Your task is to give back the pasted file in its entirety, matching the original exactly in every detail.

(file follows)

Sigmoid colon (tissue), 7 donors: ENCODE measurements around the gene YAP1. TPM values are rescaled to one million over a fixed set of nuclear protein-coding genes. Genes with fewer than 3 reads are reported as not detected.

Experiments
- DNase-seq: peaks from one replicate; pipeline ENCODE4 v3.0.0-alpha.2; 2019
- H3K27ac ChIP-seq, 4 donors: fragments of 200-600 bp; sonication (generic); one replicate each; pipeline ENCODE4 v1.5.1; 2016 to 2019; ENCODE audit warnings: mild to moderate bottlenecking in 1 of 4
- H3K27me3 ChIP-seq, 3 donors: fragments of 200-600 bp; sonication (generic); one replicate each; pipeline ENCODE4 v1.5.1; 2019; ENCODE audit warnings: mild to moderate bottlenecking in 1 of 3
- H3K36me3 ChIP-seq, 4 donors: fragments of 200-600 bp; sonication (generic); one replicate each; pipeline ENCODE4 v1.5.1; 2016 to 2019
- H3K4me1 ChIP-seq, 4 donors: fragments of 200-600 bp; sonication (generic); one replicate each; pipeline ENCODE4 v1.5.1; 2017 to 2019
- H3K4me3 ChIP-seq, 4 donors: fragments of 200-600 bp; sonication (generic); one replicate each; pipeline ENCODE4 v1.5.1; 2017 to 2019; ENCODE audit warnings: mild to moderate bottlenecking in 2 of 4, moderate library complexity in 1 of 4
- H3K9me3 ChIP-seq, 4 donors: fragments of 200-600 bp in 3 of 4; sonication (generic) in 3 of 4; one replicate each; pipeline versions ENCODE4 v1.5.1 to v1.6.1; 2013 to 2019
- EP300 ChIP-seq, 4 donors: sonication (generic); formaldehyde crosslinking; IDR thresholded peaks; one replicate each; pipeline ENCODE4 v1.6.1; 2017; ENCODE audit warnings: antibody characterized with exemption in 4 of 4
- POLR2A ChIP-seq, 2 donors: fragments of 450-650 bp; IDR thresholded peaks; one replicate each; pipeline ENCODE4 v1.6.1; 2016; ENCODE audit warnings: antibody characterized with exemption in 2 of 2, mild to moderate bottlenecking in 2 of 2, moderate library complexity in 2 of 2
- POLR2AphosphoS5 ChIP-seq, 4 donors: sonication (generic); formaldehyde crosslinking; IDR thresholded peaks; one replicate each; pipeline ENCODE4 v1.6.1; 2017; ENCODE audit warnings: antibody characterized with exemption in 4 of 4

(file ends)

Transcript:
Sigmoid colon (tissue), 7 donors: ENCODE measurements around the gene YAP1. TPM values are rescaled to one million over a fixed set of nuclear protein-coding genes. Genes with fewer than 3 reads are reported as not detected.

Experiments
- DNase-seq: peaks from one replicate; pipeline ENCODE4 v3.0.0-alpha.2; 2019
- H3K27ac ChIP-seq, 4 donors: fragments of 200-600 bp; sonication (generic); one replicate each; pipeline ENCODE4 v1.5.1; 2016 to 2019; ENCODE audit warnings: mild to moderate bottlenecking in 1 of 4
- H3K27me3 ChIP-seq, 3 donors: fragments of 200-600 bp; sonication (generic); one replicate each; pipeline ENCODE4 v1.5.1; 2019; ENCODE audit warnings: mild to moderate bottlenecking in 1 of 3
- H3K36me3 ChIP-seq, 4 donors: fragments of 200-600 bp; sonication (generic); one replicate each; pipeline ENCODE4 v1.5.1; 2016 to 2019
- H3K4me1 ChIP-seq, 4 donors: fragments of 200-600 bp; sonication (generic); one replicate each; pipeline ENCODE4 v1.5.1; 2017 to 2019
- H3K4me3 ChIP-seq, 4 donors: fragments of 200-600 bp; sonication (generic); one replicate each; pipeline ENCODE4 v1.5.1; 2017 to 2019; ENCODE audit warnings: mild to moderate bottlenecking in 2 of 4, moderate library complexity in 1 of 4
- H3K9me3 ChIP-seq, 4 donors: fragments of 200-600 bp in 3 of 4; sonication (generic) in 3 of 4; one replicate each; pipeline versions ENCODE4 v1.5.1 to v1.6.1; 2013 to 2019
- EP300 ChIP-seq, 4 donors: sonication (generic); formaldehyde crosslinking; IDR thresholded peaks; one replicate each; pipeline ENCODE4 v1.6.1; 2017; ENCODE audit warnings: antibody characterized with exemption in 4 of 4
- POLR2A ChIP-seq, 2 donors: fragments of 450-650 bp; IDR thresholded peaks; one replicate each; pipeline ENCODE4 v1.6.1; 2016; ENCODE audit warnings: antibody characterized with exemption in 2 of 2, mild to moderate bottlenecking in 2 of 2, moderate library complexity in 2 of 2
- POLR2AphosphoS5 ChIP-seq, 4 donors: sonication (generic); formaldehyde crosslinking; IDR thresholded peaks; one replicate each; pipeline ENCODE4 v1.6.1; 2017; ENCODE audit warnings: antibody characterized with exemption in 4 of 4